By Terrence McCoy
By Scott Fishman
By Deirdra Funcheon
By Allie Conti
By New Times Staff
By Ryan Pfeffer
By Deirdra Funcheon
By Kyle Swenson
As we continue past an old couple enjoying an evening walk, Roesch recounts an event that happened in 1993, when he was employed at Wells Fargo Bank and a coworker shot himself in the break room. "A lot of people there claimed they saw him after that," Roesch says. "I never did. But one night when I was clocking out, it felt like someone ran up right behind me and was breathing on my neck. I turned around, and no one was there. That's the only encounter I've had where I was genuinely scared."
Years later, Roesch's experience with the unknown was revisited. "My interest was sparked when I worked at the Hollywood Beach Resort Hotel back in 2000," he recalls. "I would see shadows out of the corner of my eye, experience strange scents, and feel temperatures drop inexplicably. People I worked with had stories too, stories of things they'd seen or experienced. This piqued my curiosity, and I decided to investigate on my own. I was always satisfied that there was something there, especially on the seventh floor."
The Hollywood Beach Resort Hotel sits tucked away from A1A. The front of the hotel has been remodeled, but the west side of the building, partially covered by peeling orange paint, appears to be the side time forgot. The resort opened in 1926, and mobster Al Capone often stayed in the penthouse. At one point, the hotel became a hospital, then a Bible college, and now it is a condo/hotel, which, in some strange way, makes sense. We walk into the front lobby, and Roesch gets nervous. "I hope this guy doesn't give us any trouble," he says, avoiding the prying eyes of a scrawny front-desk clerk. "We're not really supposed to be going up there."
Roesch leads me to the seventh floor via the elevator. As the doors open, we immediately encounter the odd smell of mildew and gardenia. The hallways are an unsettling mixture of old plumbing, which protrudes from the walls like veins, fluorescent lighting, and tacky '80s carpeting. The ghost of Christopher Lowell should be haunting this place. Not Capone. "A few scenes from The Shining were shot here back in the '70s," Roesch says as he snaps digital photos of the area. We're standing in an eerily quiet portion of the peach-colored corridor, right next to an out-of-order vending machine. It's uncomfortably warm.
As we round the corner to take the elevator to the penthouse, a quick motion catches my eye. I immediately tense up, expecting to see the ghosts of creepy Bible thumpers, but breathe a sigh of relief when it's just two blond Euro-tourists with matching Speedos and Ralph Lauren T-shirts.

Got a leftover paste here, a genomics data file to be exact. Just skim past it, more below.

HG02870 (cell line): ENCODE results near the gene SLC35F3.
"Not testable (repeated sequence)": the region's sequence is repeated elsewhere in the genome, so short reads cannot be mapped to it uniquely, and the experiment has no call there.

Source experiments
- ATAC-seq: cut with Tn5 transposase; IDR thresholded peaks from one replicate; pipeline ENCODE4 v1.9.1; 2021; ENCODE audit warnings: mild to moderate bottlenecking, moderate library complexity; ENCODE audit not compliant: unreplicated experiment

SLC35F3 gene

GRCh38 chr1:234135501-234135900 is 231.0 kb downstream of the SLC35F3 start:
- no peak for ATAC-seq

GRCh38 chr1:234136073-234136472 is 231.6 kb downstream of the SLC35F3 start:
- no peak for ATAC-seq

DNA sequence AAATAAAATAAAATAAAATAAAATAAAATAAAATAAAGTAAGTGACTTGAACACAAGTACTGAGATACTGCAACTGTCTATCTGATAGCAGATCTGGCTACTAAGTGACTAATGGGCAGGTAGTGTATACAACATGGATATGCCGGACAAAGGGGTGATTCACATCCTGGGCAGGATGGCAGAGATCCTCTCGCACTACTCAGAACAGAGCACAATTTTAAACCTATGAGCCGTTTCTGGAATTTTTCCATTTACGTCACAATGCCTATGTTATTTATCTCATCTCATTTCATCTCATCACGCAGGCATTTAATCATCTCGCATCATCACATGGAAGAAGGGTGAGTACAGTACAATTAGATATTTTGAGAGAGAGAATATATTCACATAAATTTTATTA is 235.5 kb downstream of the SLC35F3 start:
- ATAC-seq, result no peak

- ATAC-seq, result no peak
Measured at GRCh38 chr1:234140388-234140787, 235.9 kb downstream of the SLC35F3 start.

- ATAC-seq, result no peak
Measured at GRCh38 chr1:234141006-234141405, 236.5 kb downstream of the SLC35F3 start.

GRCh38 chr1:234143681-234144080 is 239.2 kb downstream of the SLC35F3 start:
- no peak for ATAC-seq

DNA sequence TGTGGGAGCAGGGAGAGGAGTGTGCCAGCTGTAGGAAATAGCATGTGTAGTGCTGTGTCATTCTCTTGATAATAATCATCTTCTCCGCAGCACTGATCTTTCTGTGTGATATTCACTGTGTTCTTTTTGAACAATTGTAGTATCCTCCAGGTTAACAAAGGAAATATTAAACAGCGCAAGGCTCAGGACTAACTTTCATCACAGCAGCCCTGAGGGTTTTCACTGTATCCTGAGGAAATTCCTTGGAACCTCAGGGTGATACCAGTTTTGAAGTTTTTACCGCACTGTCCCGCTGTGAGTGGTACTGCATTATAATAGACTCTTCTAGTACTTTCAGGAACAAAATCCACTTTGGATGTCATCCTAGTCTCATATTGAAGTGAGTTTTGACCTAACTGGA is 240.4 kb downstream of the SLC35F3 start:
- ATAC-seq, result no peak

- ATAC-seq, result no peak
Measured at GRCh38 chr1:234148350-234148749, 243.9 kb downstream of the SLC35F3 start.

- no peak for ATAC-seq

"I'll tell you where I'd like to go," Roesch says. "The Sunrise Hall Dormitories are supposed to be haunted." Back in the '50s, the future dorms of the Fort Lauderdale Art Institute on North Federal Highway were a "house of ill repute," Roesch says. Multiple murders allegedly occurred in that house, and a few years later, it burned down. A hotel was built there in the '70s, and that became the dorms in 1992. "There have been reports from the second floor that the sound of moans comes from the third floor around 1 a.m.," Roesch explains. "And the sound of metal pipes being dropped and rolling across the floor has also been heard in the ceilings." A visit to Sunrise Hall on a recent Saturday night didn't yield any noticeable paranormal activity, but a few abnormally pale students did wander aimlessly down the halls, and a curious smell emanated from one room. Fer Christ sakes, it is a college dorm. I think we all know what the "pipes" and "moans" are. Zoinks.
"I would stop pursuing this if I could find proof that ghosts exist," Roesch says. "Electrical energy is contained in all living species; it can't be destroyed. If the electrical energy grounds after death, then that's it: Ghosts can't exist. But if the electrical energy does not ground, then it must have an extended purpose." But are most people who claim to have seen ghosts lying? "No," he says, shaking his head, "I believe most people are telling the truth but that they're just misinformed about what they've experienced."
A few days later, I'm drawn back to Evergreen. Trudging through the maze of headstones, I think that whatever was spooking us nights before was most likely the product of an overactive imagination, a collective anxiety.
Then the small wind chimes tied to a tree branch above me start moving even though there hasn't been a breeze for a few minutes.
Or maybe it wasn't moving.